Presentation on theme: "Steel Street Case Study Ruthie Americus & Anil Cheerla"— Presentation transcript:
1 Steel Street Case Study Ruthie Americus & Anil Cheerla
2 Case FactsVincent Colmo (Ex HBS) & cousin Daniel Delconte – partnered to form River Triangle Associates, a profitable RE investment firm specializing in buying apartment bldgs & strip malls below replacement costs, rehab/re-position them and sell them for strong returns.Average returns to investors – 14%Rents 30% below new constructionVincent was responsible for buying, renovating and maintaining properties while Daniel managed finances and investor relationshipsProject selection based on:Returns, Renovations within 6-9 months to avoid carrying costs, Bypass city regulations & Target middle-income marketWith commercial RE unwinding, RTA focused on office properties in Pittsburgh’s Southside, adjacent to CBD – a hip neighborhood known for vibrant night life, shopping, cafes and business incubation.
3 Overview of the Space 6 story; 1920 building located in Southside 5 floors of office space; 1 floor (ground floor) of retail space49,000 gross sq. ft.Estimated renovation costs are $69/sq. ft.Hope to increase rents from $8/sq. ft. to $15/sq. ft.
4 Plan to accrue rent during renovation phase Pros/ConsProsConsSteel Street renovation is only expected to costs $69/sq. ft. as opposed to $150/sq. ft. for new constructionThis is River Triangle Associates first office space renovation (they are only experienced at residential renovations)Building is in desirable location and rents will increase after renovationsThey will need to continue renting some of the space while completing construction (which tenants might not like)Plan to accrue rent during renovation phase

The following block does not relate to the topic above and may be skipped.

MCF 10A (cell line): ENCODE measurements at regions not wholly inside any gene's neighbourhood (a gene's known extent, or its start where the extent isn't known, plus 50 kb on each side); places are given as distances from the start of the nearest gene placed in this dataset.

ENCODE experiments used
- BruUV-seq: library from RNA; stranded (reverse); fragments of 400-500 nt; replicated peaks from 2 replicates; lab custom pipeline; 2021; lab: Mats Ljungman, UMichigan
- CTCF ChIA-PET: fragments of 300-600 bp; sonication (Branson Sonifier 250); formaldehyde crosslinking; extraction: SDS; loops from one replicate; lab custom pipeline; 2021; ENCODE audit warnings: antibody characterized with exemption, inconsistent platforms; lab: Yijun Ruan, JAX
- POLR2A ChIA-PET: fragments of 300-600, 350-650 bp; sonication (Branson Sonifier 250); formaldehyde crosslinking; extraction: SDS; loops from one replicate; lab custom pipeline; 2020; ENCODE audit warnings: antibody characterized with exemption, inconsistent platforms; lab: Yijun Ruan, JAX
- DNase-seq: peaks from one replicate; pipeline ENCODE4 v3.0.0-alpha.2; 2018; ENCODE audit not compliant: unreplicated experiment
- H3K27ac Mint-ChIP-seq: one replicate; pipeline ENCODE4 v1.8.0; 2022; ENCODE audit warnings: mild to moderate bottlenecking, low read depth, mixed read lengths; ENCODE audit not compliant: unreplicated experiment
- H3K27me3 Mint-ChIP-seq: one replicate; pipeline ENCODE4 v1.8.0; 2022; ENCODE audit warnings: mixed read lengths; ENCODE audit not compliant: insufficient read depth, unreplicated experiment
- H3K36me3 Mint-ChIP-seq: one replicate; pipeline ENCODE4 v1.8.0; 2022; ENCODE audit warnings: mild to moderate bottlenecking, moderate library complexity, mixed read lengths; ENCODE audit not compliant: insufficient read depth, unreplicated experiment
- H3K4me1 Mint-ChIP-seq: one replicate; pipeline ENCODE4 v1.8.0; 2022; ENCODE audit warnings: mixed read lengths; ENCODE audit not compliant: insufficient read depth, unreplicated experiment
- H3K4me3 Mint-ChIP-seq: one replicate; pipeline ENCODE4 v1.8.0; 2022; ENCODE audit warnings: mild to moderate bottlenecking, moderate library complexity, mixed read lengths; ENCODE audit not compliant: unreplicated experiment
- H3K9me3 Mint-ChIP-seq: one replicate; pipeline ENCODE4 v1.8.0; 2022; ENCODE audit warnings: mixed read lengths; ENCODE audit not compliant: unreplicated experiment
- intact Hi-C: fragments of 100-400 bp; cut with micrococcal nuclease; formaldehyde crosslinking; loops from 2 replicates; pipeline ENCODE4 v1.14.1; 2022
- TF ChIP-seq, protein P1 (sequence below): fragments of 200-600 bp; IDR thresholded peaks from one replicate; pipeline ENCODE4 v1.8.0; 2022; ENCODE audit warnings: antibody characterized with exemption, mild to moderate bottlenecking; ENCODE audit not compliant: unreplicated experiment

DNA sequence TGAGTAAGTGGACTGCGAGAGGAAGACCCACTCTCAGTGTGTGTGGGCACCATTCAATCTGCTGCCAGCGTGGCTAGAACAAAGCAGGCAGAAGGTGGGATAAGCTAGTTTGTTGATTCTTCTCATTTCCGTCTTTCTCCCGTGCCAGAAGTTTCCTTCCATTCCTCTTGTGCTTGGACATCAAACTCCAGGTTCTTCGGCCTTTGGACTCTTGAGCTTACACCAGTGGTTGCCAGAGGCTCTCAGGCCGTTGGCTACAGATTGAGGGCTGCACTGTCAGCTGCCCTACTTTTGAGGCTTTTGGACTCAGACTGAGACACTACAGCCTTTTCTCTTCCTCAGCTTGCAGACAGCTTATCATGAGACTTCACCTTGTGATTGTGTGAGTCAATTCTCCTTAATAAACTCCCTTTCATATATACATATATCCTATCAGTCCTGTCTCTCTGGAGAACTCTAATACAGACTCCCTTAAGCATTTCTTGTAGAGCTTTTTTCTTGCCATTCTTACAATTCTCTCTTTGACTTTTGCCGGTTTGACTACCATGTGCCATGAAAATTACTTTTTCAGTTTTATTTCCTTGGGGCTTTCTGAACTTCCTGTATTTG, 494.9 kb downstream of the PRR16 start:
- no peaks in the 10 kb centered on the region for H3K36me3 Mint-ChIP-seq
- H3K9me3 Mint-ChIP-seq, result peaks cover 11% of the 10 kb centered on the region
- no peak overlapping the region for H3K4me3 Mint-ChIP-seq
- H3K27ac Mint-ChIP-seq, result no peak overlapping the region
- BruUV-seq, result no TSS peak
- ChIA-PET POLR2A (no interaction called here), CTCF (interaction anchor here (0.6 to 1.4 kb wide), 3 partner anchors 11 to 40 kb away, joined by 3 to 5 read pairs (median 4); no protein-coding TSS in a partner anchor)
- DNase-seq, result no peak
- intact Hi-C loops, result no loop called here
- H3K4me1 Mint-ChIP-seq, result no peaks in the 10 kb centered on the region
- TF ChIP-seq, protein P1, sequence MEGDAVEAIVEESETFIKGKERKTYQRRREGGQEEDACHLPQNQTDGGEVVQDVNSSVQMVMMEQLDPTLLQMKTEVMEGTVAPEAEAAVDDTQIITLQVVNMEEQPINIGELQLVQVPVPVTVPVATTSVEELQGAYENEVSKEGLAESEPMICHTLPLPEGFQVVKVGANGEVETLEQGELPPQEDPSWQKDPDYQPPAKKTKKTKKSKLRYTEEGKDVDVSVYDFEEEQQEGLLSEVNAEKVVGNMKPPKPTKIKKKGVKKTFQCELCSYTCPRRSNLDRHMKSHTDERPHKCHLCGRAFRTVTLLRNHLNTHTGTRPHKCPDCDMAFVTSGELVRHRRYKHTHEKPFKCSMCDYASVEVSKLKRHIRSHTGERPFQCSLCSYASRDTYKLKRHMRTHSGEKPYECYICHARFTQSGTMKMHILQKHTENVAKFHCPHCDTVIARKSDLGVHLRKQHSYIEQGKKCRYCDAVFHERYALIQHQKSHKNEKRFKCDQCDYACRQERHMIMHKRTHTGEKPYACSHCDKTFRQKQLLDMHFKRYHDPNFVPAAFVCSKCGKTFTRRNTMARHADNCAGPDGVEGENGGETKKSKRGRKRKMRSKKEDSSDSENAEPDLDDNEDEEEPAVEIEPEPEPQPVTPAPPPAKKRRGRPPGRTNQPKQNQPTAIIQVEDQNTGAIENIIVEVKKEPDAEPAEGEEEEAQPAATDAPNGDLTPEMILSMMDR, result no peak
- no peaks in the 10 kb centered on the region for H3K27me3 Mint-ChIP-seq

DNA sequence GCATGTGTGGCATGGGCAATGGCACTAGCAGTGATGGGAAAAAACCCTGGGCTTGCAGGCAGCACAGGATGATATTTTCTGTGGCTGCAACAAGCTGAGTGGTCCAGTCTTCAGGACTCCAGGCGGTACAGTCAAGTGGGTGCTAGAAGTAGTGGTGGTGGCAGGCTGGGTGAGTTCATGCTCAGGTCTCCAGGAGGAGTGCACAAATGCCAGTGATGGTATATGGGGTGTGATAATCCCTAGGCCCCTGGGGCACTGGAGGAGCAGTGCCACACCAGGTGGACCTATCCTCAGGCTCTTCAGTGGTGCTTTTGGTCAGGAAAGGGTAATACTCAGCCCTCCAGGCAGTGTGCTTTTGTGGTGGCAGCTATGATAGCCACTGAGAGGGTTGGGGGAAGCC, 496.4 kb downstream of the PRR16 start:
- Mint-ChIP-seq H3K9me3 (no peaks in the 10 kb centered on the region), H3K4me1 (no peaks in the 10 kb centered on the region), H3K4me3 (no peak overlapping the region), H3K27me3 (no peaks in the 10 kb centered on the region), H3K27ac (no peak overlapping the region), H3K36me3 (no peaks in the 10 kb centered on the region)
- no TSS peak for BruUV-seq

5 Strategic Advantages of Steel Street Located in Southside, a hip neighborhood with many startupsLimited space availability for new developmentPotential to attract large new employers – business office space combined with retailProximity to a new popular retail complexReplacement cost $69/sq.ft vs. $150 for new office constructionMarket wise – Pittsburgh had a diversified economic base, low unemployment, no overcapacity, insulation from RE downturn & growth prospects
7 What went wrong? Causes Effects The architect was getting behind schedule and her designs were being repeated reworked and costing much more than the original estimatesThe leasing of the space was not going well because prospective tenants wanted to see the finished space before signing a leaseFirst, the cousins chose an architect that had high fees. Also she thought their original budget was too small to work withThe architect and the contractors have never worked together before and there is some large disconnect between the architect’s vision for the building and the contractor’s work styleThe city building inspector walked through the site and was not pleased with the safety of the conditions that the contractor was working within
8 What is next…After owning the property for almost 1 and months of construction, in September of 2009 what is next…1- Find a new construction team2- Recruit new investors to cover budget shortfalls3- Ask hedge fund to convert debt into equity4- Contribute from their personal finances5- Give incentives to leasing agents and tenants6- Lose some green elements to the building